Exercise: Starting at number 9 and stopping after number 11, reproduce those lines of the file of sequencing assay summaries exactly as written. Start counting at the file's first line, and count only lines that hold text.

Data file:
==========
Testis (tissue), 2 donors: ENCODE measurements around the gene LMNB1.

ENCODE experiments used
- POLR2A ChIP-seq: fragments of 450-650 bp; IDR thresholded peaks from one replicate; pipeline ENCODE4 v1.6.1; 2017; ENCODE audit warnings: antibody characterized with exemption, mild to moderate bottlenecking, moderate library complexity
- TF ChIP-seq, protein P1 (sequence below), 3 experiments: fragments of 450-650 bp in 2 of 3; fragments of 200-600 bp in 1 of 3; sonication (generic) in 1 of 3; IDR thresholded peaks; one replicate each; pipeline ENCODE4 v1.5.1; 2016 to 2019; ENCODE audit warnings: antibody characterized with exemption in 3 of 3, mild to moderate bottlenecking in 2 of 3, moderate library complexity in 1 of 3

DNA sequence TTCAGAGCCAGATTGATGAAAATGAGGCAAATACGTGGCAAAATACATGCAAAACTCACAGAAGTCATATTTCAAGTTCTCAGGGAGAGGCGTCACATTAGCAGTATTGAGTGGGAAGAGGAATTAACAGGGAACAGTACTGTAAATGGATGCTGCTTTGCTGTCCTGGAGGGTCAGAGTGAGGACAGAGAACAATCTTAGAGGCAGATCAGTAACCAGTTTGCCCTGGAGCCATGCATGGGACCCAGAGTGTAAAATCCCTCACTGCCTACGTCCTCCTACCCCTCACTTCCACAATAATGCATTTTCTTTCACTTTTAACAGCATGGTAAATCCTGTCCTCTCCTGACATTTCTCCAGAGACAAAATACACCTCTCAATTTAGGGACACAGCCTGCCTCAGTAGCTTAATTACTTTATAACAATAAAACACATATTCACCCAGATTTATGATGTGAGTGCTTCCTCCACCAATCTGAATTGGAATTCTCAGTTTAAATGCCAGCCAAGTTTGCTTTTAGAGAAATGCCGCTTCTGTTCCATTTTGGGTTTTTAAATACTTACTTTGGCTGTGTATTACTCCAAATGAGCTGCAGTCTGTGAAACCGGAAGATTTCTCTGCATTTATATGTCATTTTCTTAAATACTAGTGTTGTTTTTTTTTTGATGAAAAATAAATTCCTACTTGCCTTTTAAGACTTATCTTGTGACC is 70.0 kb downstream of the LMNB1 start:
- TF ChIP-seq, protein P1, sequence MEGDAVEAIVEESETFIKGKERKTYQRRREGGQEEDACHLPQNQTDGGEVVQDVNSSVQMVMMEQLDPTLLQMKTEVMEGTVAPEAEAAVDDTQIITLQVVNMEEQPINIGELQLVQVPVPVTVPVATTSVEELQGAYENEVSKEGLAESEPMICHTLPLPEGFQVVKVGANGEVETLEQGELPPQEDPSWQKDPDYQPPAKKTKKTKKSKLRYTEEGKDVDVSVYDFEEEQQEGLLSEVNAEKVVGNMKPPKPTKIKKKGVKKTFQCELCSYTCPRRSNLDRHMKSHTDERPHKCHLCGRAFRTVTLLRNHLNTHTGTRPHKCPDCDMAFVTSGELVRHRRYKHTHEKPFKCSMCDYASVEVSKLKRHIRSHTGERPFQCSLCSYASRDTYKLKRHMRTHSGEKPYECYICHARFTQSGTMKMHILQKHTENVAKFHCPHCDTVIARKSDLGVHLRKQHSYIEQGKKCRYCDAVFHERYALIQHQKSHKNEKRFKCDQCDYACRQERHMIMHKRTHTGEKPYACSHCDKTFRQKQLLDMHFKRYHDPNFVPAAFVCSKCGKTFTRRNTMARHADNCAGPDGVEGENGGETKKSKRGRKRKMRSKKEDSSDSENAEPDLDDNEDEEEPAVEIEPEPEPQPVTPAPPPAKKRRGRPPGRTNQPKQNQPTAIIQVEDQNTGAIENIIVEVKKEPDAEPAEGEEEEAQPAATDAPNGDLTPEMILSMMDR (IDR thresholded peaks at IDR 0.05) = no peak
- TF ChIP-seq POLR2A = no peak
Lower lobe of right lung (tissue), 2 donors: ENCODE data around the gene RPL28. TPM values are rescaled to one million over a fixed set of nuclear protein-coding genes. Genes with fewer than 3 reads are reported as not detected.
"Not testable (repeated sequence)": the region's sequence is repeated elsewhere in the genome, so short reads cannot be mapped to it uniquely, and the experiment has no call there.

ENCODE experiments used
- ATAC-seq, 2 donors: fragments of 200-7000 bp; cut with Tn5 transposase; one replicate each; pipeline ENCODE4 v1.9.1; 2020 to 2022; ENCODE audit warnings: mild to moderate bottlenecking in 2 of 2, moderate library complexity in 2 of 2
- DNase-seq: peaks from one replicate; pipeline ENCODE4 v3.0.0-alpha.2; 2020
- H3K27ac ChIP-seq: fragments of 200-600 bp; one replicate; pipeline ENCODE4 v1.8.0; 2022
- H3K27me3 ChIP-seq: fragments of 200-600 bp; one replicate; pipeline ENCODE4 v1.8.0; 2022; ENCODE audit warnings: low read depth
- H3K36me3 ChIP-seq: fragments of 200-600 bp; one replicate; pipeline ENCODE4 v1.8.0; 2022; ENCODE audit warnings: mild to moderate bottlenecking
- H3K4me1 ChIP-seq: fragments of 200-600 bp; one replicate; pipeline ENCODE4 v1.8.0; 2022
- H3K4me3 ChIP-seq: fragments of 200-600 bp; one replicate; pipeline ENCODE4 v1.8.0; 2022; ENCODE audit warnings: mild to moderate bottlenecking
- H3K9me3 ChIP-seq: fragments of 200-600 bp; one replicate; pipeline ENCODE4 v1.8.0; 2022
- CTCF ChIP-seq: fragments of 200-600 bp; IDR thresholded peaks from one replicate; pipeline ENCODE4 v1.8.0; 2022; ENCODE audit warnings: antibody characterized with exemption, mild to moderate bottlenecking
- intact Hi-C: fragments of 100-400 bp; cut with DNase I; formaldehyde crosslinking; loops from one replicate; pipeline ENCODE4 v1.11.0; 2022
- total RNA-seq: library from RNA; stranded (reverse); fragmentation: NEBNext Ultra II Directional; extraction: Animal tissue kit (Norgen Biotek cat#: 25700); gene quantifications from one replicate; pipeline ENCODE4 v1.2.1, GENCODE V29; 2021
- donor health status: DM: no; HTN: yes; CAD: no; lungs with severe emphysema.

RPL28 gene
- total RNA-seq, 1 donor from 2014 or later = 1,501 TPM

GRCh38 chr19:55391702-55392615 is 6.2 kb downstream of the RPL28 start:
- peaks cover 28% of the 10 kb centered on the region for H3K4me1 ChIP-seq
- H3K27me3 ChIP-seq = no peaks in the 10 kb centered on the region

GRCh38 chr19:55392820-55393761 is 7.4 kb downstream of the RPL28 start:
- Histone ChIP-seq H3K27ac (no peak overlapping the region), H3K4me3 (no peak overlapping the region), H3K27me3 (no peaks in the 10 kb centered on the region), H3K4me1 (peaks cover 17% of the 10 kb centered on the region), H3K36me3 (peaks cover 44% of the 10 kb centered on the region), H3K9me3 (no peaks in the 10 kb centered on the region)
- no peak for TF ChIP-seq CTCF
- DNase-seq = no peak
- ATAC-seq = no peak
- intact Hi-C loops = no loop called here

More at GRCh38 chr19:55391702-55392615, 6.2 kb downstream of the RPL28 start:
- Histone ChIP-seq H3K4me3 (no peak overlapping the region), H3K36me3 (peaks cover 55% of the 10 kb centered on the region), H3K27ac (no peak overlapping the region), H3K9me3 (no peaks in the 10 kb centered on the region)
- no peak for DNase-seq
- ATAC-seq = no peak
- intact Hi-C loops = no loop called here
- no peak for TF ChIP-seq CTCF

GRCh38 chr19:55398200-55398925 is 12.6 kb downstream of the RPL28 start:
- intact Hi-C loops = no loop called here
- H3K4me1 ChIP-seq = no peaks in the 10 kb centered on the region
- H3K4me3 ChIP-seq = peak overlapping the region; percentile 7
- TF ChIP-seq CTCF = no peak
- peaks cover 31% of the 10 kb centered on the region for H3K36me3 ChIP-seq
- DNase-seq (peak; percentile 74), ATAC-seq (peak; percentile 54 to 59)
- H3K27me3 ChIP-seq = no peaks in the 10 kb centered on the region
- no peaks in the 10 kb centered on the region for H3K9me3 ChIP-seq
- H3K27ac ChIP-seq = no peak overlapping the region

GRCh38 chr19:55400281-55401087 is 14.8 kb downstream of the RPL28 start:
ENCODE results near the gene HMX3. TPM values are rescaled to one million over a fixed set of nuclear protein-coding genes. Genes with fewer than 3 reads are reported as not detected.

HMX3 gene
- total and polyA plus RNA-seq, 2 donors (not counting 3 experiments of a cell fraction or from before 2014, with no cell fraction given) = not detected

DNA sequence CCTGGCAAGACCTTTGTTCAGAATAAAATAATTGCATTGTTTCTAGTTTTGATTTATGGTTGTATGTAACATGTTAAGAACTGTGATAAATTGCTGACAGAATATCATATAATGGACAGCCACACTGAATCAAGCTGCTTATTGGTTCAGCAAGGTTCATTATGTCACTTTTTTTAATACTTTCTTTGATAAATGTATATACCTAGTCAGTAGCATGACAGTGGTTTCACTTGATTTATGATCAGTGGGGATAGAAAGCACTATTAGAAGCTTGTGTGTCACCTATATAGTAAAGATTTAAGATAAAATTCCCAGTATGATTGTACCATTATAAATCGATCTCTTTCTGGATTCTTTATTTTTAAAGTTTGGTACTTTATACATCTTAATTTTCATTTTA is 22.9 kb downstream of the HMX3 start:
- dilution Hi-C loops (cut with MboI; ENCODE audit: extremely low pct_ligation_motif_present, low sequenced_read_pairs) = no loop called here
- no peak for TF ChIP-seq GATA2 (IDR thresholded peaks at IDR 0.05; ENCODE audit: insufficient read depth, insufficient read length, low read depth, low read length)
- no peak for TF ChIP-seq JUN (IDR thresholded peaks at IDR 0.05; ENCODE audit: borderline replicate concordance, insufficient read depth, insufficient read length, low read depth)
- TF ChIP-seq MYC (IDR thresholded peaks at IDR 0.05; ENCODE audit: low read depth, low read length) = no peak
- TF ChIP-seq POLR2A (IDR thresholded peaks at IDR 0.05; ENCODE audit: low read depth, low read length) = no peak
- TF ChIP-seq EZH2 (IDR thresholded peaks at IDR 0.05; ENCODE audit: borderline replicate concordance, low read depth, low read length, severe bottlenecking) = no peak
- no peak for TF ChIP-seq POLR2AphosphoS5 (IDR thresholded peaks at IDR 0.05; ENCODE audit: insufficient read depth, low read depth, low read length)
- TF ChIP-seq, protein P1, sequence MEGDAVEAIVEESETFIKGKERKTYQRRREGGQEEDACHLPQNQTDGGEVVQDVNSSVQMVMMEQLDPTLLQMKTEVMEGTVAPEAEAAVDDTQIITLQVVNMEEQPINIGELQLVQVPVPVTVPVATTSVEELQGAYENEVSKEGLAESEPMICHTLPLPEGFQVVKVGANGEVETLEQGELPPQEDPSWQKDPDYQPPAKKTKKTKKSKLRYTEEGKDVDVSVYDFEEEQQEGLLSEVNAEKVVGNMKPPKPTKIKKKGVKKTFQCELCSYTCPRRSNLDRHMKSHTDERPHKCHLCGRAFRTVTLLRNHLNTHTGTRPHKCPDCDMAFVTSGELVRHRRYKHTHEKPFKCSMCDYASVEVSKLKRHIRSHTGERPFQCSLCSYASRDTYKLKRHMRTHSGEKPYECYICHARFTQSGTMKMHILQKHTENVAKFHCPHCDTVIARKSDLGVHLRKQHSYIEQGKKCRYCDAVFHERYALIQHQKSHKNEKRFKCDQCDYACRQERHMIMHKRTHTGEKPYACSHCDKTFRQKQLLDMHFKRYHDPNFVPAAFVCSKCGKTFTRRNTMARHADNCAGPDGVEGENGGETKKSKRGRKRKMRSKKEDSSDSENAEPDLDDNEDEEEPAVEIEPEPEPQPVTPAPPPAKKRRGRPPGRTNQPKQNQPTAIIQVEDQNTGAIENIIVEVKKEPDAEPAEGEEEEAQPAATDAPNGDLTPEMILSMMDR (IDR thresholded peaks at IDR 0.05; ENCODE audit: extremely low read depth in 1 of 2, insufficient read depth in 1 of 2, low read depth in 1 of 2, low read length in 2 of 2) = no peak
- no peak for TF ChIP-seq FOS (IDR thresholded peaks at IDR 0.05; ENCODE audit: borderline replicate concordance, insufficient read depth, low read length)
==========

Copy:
"Not testable (repeated sequence)": the region's sequence is repeated elsewhere in the genome, so short reads cannot be mapped to it uniquely, and the experiment has no call there.

ENCODE experiments used
- ATAC-seq, 2 donors: fragments of 200-7000 bp; cut with Tn5 transposase; one replicate each; pipeline ENCODE4 v1.9.1; 2020 to 2022; ENCODE audit warnings: mild to moderate bottlenecking in 2 of 2, moderate library complexity in 2 of 2